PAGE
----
About two months ago, I moved to Vancouver, in beautiful British Columbia, Canada. Alas, I have not spent too much time here, and I’m already moving away. Over the last two months, I spoke at a conference in DC, attended another one in Vegas, and spent two weeks in Seattle. Leaving me with far too little time to actually enjoy the new town.
The view from the roof is great.
In the backdrop of the picture above, you can clearly see a white building that looks somewhat like a large ship. This is in fact the Canada Place Cruise ship terminal. Quite a few ships dock here, sailing to as nearby as Alaska, or as far away as the Caribbean.
While passing through a few days earlier, Holland-America Lines’ ms Statendam vessel was actually docked. Though very few travellers are from the Netherlands, you could sense a buzz of Dutchness in the air during those few days. Not too surprising, as the Statendam can take up to 1,200 passengers.
The somewhat strange looking piece of architecture below is the Vancouver Art Gallery. It’s one of the two musea which I really wanted to visit. The other one, the Museum of Anthropology, with a sizeable exhibition regarding First Nation people, unfortunately closed down for several months due to renovations.
As I live in crosstown, I’m only one block away from Vancouver’s Chinatown. The building to the left, owned by Jack Chow insurance, is the world’s narrowest building.
In weekends, inhabitants of Vancouver spent an indecent amount of time in their little jewel, Stanley Park. It’s one of the largest urban park areas in the world, and has plenty of attractions, including the Vancouver acquarium.
Ever since arriving, I’ve been wondering why I had such a good impression of the Vancouver Acquarium, despite never having visited it. In the meanwhile, I discovered why. As a kid, the public TV station in Belgium broadcast the Canadian television series “Danger Bay”. As a seven year old, I eagerly watched it every week. Turns out that in every single episode, the Vancouver acquarium was featured.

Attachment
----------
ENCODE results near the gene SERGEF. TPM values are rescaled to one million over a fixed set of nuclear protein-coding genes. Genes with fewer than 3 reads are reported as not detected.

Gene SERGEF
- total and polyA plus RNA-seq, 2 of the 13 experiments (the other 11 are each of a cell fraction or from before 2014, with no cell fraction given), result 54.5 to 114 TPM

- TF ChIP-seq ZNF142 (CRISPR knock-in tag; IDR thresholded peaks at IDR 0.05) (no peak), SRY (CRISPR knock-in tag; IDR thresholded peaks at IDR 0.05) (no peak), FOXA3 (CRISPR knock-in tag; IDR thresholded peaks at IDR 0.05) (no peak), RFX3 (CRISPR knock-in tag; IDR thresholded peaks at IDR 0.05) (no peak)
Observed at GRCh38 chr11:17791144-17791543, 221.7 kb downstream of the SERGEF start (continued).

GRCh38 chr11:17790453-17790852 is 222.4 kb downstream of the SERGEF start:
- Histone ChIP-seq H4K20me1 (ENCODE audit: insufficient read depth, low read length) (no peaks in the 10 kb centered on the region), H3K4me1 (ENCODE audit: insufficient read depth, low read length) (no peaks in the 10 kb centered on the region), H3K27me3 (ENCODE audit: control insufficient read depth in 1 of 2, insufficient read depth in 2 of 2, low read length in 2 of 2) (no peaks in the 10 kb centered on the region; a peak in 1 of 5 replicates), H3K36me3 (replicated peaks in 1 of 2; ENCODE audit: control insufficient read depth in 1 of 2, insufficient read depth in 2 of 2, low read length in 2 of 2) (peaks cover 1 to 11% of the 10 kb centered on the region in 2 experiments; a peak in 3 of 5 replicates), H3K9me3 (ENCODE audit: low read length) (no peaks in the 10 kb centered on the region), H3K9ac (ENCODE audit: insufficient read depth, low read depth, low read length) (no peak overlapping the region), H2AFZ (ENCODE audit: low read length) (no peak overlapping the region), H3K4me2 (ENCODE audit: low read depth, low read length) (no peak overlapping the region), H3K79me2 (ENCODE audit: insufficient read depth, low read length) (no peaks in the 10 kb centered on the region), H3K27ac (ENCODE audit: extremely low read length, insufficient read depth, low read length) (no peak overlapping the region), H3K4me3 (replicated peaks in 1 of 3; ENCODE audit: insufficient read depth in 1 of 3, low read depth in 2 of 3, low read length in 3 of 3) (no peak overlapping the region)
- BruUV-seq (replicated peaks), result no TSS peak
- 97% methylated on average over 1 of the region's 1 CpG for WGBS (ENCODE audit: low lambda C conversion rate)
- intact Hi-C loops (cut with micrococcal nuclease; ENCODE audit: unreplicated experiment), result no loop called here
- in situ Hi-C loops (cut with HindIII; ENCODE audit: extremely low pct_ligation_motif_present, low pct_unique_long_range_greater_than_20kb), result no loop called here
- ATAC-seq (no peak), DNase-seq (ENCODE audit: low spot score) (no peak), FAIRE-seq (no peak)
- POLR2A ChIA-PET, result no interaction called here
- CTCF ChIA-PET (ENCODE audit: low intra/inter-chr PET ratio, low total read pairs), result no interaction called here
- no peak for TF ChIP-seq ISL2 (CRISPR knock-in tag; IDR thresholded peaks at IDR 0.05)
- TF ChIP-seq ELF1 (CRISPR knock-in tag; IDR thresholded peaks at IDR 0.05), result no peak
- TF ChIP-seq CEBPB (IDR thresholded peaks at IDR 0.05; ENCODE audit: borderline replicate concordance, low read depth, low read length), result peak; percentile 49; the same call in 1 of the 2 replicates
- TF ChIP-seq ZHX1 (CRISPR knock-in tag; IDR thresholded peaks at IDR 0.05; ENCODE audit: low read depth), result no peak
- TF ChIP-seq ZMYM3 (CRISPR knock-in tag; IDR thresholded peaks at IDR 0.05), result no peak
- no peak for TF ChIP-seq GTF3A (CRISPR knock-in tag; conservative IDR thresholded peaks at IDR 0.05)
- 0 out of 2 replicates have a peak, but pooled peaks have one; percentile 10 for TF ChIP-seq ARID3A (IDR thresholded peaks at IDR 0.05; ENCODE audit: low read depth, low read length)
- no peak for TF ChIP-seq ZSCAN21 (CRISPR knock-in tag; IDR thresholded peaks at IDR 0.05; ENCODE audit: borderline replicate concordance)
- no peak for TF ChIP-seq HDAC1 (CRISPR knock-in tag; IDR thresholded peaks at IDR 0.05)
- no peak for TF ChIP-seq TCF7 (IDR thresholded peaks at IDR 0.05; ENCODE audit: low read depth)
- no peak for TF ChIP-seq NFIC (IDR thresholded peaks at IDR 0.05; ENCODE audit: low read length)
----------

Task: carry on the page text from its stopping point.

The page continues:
Float planes are incredibly popular here. This makes sense, due to the large distances in Canada, and remote populations that are just plain difficult to visit by road. Looking below, you can see the houses end up on the hillside of West Van. Well, that’s were they end. Really. The next city is hundreds of miles away and is most likely what we would dub a small village.
Finally, a picture of Vancouver’s number one tourist attraction, the Capilano Suspension Bridge.
The Capilano suspension bridge is 136 metres long, and some 70 meters high. It was built in 1888 by George Grant McKay, the then City Park Commissioner of Vancouver. He built the bridge together with two First Nations inhabitants of the area.
Interestingly, in 1999 an 18 month old child was dropped by her mother while crossing the bridge. The child survived without serious injuries. She ended up suing the company that maintains the bridge, but the case was settled out of court.
I don’t know for certain whether it has anything to do with it, but today, there’s a “watcher” sitting next to the bridge at all times to make sure this silliness doesn’t happen again. (Oh yeah- the bridge does move when you walk across)
In addition to the bridge, you can do a leisurely walk through the surrounding thriving coastal forest. There are several pools with trout, and the Capilano river itself is populated with salmon from June through September.